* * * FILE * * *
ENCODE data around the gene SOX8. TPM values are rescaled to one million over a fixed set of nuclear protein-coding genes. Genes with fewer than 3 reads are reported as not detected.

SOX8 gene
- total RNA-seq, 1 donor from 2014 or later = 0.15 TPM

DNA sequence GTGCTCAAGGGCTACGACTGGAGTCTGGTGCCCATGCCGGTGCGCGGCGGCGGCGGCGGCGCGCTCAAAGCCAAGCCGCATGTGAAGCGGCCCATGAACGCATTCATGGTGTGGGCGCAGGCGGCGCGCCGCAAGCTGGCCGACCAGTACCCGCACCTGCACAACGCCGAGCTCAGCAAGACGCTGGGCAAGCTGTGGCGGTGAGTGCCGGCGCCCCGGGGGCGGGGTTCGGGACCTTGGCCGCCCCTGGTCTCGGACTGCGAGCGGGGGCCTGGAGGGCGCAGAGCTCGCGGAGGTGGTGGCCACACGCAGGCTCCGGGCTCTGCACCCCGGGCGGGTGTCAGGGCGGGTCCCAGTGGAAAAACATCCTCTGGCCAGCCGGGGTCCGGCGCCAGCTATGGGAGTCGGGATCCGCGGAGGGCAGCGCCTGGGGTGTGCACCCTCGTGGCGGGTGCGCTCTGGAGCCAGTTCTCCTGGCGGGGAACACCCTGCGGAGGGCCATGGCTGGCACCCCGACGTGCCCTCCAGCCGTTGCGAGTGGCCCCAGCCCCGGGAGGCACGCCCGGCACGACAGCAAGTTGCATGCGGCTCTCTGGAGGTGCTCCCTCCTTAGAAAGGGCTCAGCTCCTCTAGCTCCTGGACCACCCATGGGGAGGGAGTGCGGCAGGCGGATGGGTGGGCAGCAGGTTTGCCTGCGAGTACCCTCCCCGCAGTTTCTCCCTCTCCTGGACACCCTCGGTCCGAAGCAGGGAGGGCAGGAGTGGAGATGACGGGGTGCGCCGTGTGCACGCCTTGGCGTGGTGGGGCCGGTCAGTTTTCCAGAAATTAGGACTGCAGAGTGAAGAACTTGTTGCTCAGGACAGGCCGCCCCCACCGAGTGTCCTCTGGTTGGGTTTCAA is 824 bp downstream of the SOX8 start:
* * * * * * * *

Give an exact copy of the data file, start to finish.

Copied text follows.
ENCODE data around the gene SOX8. TPM values are rescaled to one million over a fixed set of nuclear protein-coding genes. Genes with fewer than 3 reads are reported as not detected.

SOX8 gene
- total RNA-seq, 1 donor from 2014 or later = 0.15 TPM

DNA sequence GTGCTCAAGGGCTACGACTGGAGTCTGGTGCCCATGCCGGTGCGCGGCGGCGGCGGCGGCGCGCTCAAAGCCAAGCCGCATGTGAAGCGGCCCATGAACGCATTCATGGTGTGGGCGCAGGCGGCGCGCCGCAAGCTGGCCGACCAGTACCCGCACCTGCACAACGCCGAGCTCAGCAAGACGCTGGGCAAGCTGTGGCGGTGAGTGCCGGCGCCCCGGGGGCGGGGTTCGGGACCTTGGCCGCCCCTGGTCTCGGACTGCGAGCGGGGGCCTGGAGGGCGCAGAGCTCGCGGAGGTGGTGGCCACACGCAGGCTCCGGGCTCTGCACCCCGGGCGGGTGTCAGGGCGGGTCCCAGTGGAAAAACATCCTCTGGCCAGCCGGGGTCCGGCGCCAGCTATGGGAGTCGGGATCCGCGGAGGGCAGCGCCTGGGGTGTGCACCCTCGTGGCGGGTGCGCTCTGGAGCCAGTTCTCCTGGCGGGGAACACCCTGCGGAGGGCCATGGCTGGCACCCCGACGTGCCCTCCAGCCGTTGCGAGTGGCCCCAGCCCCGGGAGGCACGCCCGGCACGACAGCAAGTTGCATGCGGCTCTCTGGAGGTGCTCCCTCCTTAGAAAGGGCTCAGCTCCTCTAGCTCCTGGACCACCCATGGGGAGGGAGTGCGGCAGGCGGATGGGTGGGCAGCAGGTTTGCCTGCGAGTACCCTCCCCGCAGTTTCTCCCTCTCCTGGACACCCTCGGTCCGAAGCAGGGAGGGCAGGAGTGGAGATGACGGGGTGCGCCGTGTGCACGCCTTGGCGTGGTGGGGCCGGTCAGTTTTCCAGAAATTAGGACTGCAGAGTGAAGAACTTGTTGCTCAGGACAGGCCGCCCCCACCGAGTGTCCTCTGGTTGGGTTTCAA is 824 bp downstream of the SOX8 start: